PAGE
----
However, some common things to consider might be:
Do you want anyone in particular to take charge of logistics?
Do you want anyone in particular to conduct the event?
Do you want your end-of-life event, or events, to happen in a particular location?
Do you have particular needs according to your faith, especially needs that your loved ones might not be familiar with?
What tone do you want the event to have? Do you want it to be celebratory, or more traditional, or a bit of both?
Are there particular people you’d like to invite?
Do you have a particular song - or songs - you would like your loved ones to play? Or particular passages you would like someone to read?
Do you want your loved ones to donate to a particular charity in your name?
You might choose to plan certain parts of your funeral and not others. For example, you might want your loved ones to scatter your ashes at a particular location, but not mind how many people attend.
Most likely to...
Iconic film actress Elizabeth Taylor was always ‘fashionably late’ to work - so naturally, one of her last wishes was to be late to her own funeral. When she passed away in 2011, her funeral started at 2pm, but she arrived fifteen minutes later.
Offering different options can help your loved ones make decisions
Some people find that they are unable to fulfil their loved one’s end-of-life wishes. For example, their loved one’s chosen speaker might become unwell, or a venue booking might fall through.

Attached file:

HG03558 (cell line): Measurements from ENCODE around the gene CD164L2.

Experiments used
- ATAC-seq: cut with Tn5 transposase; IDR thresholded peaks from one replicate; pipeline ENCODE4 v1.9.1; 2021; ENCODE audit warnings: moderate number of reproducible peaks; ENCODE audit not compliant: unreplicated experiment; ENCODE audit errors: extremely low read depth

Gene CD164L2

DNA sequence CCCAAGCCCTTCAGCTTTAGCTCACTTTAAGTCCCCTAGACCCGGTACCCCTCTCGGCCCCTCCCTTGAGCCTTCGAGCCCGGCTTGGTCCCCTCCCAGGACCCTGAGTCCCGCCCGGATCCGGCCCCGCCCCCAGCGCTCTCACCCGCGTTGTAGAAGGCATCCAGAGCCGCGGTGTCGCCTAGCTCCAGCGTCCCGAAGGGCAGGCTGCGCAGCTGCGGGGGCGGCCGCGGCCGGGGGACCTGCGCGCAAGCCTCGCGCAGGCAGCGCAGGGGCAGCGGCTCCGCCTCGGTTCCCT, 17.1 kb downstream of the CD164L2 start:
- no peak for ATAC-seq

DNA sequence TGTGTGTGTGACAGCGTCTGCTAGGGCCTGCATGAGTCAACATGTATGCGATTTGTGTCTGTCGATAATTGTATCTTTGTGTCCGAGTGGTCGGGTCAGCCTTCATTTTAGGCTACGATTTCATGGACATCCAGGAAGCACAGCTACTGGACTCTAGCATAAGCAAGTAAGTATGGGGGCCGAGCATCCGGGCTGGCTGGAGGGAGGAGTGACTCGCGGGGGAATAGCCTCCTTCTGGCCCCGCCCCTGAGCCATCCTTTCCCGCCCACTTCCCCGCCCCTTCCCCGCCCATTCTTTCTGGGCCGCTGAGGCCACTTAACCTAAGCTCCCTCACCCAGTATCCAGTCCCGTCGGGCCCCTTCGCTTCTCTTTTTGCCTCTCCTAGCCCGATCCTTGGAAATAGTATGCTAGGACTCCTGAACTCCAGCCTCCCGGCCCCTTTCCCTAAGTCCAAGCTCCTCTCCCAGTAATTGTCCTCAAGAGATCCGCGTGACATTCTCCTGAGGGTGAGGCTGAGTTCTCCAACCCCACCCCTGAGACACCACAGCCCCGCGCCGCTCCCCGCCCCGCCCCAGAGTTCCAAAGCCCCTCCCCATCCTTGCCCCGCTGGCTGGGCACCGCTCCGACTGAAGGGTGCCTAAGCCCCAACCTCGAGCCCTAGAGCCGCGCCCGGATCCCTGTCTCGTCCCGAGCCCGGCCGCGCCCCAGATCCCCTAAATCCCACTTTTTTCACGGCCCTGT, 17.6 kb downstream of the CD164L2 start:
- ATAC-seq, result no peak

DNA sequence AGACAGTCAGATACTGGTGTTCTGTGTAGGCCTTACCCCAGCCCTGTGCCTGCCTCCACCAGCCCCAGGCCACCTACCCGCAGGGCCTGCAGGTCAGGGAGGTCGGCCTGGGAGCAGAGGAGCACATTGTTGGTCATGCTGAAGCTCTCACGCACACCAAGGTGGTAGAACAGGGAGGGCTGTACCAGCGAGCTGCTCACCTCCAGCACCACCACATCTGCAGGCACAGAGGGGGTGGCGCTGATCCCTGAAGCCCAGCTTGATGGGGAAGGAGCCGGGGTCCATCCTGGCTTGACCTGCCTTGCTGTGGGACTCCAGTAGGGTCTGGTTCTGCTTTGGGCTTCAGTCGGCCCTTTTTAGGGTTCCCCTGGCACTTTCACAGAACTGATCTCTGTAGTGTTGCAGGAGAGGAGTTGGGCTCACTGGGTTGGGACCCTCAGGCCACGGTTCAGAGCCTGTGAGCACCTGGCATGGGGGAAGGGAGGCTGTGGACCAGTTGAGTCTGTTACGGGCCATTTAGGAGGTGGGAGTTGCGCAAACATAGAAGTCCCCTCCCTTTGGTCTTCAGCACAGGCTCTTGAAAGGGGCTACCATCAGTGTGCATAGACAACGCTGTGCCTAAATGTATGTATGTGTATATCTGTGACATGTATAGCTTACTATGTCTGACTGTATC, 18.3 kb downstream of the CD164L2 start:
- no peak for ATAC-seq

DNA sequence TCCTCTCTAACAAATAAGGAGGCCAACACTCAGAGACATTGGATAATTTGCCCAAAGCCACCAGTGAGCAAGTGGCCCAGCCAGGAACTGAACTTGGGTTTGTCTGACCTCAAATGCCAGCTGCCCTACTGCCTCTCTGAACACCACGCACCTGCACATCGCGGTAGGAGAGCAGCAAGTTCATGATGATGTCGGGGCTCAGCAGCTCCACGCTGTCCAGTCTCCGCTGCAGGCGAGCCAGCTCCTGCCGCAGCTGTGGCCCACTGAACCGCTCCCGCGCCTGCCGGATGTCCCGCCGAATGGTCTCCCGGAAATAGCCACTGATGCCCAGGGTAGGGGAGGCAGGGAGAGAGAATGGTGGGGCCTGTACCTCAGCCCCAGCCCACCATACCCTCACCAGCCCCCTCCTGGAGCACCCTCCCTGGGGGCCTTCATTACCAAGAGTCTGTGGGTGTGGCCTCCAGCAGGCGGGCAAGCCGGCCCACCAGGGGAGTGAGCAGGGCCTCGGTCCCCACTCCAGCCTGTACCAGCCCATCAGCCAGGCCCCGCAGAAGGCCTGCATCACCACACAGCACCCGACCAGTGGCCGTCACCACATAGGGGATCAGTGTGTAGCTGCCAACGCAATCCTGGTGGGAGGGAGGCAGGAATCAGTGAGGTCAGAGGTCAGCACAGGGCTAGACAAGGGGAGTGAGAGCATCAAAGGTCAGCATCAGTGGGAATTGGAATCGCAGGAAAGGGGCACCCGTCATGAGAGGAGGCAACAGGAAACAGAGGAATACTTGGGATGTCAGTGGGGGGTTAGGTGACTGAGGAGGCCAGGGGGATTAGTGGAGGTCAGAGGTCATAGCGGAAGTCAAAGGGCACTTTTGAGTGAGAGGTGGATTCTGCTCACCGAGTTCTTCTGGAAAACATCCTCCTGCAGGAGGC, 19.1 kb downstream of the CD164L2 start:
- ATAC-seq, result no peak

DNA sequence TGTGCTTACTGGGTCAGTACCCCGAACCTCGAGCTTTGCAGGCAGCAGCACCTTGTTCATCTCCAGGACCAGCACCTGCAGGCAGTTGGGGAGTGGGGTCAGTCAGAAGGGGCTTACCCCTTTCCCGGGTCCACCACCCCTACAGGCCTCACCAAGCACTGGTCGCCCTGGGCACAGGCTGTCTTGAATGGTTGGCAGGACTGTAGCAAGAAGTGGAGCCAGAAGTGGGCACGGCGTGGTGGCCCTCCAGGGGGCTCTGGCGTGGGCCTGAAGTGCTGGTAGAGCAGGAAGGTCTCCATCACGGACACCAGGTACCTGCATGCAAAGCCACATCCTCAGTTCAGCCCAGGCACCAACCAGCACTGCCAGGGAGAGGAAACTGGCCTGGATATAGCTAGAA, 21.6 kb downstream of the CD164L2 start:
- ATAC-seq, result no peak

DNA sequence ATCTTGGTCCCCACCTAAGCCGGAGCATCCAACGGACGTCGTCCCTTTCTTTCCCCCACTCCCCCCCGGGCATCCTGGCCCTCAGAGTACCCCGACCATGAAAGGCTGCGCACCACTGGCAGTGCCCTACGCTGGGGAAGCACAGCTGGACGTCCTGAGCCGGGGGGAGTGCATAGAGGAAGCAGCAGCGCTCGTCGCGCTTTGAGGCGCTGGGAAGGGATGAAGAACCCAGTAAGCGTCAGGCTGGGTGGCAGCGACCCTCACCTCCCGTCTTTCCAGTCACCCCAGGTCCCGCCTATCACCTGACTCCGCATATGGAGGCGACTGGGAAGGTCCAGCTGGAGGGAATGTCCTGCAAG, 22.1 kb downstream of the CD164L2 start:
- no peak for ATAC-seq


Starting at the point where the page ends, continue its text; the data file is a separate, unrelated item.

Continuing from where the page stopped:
This might be something you consider in your end-of-life planning. You might give second and third choices of burial locations, in case your first choice is unavailable.
You could also reassure the person in charge of logistics that they can change your plans, if they need to.
There is no one right way to pass your wishes on
You will usually want to make sure your wishes are clear, and easily found after you die. How you do this is up to you.
To start with, you could discuss your plans with your family and friends, especially if your wishes might come as a surprise to them. You might also choose to do something more formal, or write your wishes down.
Writing down your wishes can help
When a loved one passes away, it can sometimes be difficult to remember exactly what they wanted. For this reason, you could write your wishes down on a piece of paper, and let your loved ones know where it is.
Even if you think your loved ones know exactly what you want, it could be comforting for them to know for certain. It could also help clarify things, especially if your wishes changed over the course of your life.
However, it’s important to make sure your loved ones remember exactly where the piece of paper is, and that they find it after you pass away.
You can write your wishes in your Will
This is a clear way of stating exactly what you want, and your loved ones should find the information at the right time. But your loved ones must know where to find your Will, to avoid delays.
Once your Will is legally binding, most parts of your Will legally have to happen. But this does not apply to your wishes for your funeral.
If you are nearing the end of your life, you might choose to write your wishes in a specific document
You might hear this called an advance care plan, advance statement, or anticipatory care plan. This tends to include your wishes for both end-of-life care and what happens after you pass away.